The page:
Constructed Ecologies, Imagined Communities: The Politics of Adyar Poonga in Chennai

Date and Time

March 27, 2012

10:15 am to 12:30 pm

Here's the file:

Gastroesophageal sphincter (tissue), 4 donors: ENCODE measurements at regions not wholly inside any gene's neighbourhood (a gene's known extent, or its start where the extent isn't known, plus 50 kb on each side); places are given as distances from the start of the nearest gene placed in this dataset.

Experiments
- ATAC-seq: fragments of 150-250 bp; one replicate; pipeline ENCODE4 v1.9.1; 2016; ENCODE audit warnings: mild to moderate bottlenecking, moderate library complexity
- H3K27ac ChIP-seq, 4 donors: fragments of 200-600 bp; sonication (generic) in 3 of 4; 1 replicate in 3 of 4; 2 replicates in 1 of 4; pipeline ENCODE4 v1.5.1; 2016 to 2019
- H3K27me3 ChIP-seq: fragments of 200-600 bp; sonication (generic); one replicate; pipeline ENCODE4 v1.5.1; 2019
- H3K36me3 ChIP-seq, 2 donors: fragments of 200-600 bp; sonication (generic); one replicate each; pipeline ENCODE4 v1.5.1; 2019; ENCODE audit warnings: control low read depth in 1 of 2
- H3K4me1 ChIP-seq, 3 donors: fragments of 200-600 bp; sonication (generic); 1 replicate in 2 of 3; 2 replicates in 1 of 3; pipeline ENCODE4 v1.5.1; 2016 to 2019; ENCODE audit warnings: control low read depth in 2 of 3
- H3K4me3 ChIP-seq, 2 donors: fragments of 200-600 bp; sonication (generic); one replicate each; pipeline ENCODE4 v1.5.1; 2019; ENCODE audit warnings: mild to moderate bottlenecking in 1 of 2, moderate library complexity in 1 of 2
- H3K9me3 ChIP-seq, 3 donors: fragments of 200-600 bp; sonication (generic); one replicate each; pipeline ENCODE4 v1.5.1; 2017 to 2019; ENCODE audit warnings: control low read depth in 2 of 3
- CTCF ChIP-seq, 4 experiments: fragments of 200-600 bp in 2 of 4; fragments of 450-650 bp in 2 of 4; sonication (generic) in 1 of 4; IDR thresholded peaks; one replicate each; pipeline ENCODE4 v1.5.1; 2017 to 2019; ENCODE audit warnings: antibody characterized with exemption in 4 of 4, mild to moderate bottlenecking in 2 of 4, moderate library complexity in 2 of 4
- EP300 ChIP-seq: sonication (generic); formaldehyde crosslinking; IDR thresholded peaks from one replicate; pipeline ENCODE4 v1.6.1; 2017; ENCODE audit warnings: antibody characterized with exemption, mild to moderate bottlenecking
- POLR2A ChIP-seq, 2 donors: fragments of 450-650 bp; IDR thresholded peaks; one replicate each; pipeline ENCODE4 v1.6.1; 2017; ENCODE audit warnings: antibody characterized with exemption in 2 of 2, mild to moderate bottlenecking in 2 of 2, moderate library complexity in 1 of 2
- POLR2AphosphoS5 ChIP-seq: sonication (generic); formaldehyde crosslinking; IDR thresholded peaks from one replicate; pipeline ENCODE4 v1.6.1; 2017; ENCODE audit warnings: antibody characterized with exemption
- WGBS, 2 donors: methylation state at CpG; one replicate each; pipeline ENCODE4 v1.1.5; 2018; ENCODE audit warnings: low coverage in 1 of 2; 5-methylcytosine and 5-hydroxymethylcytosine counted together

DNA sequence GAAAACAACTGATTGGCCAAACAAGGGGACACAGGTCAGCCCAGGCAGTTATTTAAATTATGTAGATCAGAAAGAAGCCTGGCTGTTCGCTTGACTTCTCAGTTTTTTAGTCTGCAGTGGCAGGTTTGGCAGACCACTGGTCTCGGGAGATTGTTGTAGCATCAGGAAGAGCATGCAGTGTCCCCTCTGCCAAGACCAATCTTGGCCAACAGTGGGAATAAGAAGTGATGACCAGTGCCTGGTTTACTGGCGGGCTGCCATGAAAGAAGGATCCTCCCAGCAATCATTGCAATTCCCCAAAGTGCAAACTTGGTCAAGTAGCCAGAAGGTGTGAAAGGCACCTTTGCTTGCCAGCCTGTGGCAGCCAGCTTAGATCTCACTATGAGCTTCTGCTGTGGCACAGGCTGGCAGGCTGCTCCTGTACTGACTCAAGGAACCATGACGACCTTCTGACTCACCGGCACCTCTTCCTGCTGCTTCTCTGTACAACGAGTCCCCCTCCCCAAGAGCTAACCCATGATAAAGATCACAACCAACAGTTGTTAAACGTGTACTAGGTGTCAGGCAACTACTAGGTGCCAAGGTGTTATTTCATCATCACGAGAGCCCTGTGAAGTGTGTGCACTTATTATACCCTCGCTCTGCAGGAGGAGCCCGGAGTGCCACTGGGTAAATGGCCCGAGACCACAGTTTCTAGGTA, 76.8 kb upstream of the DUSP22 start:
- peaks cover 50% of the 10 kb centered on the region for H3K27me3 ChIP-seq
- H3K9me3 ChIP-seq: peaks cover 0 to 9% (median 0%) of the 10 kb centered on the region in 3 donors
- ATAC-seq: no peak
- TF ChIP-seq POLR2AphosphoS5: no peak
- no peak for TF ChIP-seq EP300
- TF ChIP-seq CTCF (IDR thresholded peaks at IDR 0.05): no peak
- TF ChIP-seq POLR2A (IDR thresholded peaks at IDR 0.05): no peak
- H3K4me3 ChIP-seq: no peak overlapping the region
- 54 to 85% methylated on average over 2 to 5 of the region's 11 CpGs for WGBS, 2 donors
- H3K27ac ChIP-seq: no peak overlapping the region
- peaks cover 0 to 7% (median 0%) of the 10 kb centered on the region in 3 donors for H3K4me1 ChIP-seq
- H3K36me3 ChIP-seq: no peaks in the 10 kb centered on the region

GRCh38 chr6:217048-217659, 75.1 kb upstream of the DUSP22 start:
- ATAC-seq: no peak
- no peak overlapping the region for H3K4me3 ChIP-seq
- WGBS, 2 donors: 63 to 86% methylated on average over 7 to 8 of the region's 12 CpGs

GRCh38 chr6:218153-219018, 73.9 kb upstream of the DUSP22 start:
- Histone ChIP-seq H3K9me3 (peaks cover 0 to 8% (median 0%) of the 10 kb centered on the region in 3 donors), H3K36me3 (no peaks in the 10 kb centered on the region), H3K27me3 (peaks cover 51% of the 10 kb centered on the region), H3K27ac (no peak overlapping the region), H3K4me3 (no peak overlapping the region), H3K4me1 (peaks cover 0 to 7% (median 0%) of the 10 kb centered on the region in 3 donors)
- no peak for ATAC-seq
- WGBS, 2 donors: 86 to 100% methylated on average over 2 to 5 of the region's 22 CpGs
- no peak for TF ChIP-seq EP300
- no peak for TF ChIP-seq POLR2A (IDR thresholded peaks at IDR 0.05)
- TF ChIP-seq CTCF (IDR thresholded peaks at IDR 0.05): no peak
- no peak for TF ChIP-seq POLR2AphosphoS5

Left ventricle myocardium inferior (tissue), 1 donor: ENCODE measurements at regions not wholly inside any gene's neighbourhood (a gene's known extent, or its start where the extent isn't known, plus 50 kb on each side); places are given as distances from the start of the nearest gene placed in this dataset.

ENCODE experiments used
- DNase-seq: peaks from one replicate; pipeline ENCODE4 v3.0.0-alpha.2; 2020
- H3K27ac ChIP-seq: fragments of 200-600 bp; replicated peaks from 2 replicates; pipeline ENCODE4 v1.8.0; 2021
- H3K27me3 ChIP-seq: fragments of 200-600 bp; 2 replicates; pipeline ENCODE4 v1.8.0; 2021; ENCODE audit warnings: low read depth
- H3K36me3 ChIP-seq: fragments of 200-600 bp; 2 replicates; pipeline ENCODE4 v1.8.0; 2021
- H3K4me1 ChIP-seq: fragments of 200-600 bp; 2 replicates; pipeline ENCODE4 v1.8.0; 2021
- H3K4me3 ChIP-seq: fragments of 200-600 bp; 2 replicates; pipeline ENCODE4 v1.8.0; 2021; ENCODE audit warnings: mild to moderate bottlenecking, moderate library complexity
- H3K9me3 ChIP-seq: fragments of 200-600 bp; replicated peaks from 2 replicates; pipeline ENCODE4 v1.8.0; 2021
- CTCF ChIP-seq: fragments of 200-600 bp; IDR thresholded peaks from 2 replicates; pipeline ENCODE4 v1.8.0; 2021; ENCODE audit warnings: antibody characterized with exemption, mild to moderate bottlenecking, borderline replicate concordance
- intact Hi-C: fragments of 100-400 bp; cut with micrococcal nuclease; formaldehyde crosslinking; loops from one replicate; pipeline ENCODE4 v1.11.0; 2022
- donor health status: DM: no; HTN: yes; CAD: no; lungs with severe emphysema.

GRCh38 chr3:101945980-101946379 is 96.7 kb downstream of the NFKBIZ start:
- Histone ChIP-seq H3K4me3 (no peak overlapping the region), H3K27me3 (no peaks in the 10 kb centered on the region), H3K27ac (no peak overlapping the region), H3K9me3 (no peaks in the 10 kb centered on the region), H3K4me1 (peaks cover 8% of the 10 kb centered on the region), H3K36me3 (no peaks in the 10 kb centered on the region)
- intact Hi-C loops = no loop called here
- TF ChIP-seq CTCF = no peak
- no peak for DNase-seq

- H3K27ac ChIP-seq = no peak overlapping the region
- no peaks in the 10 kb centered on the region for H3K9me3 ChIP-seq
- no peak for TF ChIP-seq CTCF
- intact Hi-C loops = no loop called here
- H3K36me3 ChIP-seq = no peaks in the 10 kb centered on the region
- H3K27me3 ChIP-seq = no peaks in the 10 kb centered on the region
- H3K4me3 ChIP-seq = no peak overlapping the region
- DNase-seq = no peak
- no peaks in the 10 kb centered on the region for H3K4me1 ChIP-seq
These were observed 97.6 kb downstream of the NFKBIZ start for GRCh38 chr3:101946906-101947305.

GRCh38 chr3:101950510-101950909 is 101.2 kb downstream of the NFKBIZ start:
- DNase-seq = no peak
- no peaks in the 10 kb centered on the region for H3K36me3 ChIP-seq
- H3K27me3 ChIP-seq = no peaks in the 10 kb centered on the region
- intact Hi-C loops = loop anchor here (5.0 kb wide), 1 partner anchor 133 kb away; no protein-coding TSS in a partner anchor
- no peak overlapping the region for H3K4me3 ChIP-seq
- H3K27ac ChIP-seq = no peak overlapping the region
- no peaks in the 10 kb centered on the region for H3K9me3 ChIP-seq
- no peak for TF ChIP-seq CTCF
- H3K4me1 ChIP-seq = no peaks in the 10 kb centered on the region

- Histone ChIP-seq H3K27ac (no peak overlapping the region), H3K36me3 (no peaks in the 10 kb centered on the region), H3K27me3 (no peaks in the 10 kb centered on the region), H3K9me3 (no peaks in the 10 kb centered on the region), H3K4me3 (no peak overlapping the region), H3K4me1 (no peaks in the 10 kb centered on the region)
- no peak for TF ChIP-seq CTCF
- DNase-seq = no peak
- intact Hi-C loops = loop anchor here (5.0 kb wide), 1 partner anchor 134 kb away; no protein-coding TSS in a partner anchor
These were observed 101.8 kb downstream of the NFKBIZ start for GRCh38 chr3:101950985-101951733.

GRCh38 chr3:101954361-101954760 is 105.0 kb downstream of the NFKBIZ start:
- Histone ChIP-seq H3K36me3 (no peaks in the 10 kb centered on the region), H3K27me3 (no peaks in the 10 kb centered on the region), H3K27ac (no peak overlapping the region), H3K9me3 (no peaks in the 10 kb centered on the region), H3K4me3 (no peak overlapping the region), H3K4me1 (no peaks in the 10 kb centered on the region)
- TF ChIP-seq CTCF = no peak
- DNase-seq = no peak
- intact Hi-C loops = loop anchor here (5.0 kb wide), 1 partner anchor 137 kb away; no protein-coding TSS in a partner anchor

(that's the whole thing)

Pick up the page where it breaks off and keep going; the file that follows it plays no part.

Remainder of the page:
As part of our Urban Workshop Series, the Centre for Policy Research (CPR) and Centre de Sciences Humaines (CSH), Delhi are delighted to invite you to a Workshop on “Constructed Ecologies, Imagined Communities: The Politics of Adyar Poonga in Chennai “ by Pushpa Arabindoo, Lecturer in Geography and Urban Design, University College London.______________________________In 2007, the state government of Tamil Nadu announced an ambitious eco-park in Chennai which had been on the drawing board since 1997. Covering an initial phase of 58 acres, the project aimed to restore the sensitive and much destroyed estuary of the Adyar River. It marked a U-turn in the city’s rather poor environmental history, with the state carefully emphasising that the eco-park was a sensitive ecological restoration project and not a mere aestheticized commodification of nature. Nevertheless, the decision to repackage it as a public space that was not open to the public only highlighted the perversity of some of the arguments embedded within their discourse. For, this constructed sense of ecology was justified through an official process of public participation involving a careful making and unmaking of communities. While the illegitimisation and incrimination of the poor living within the boundaries of the eco-park leading to their eventual eviction is in itself not surprising, the parallel subscription of the surrounding middle and upper class residents suggested a cosy alliance between the state and a specific form of civil society promoting a post-materialist understanding of nature in a city. Thus, a Friends of the Adyar Poonga Association (FAPA), with the encouragement of the state, was set up to support and protect the park. Drawn mostly from the middle class neighbourhoods surrounding the park, the environmental imaginary of these metropolitan actors is however quite limited and often contradictory. More importantly, as this paper reveals, despite the elite nature of its membership, relationship between FAPA and the state has been fraught with tensions, based on a contested understanding of ecological citizenship, suggesting not only the fragility of bourgeois environmentalism but also the possibility of challenging it.Pushpa Arabindoo is a Lecturer in Geography and Urban Design, Department of Geography, University College London. She is also a co-director of the UCL Urban Laboratory, a university-wide initiative to bring together the best urban teaching and research at UCL. Her research investigates several aspects of Indian urbanisation including aesthetic dimensions of urban planning, emerging forms of middle-class militancy, and the political impact of environmental disasters such as the 2004 tsunami and the 2005 floods.____________________This is the twenty sixth in a series of Urban Workshops by the Centre de Sciences Humaines (CSH) and Centre for Policy Research (CPR). These workshops seek to provoke public discussion on issues relating to the development of the city and try to address all its facets including its administration, culture, economy, society, and politics. For information, please contact: Marie-Hélène Zerah at or Partha Mukhopadhyay at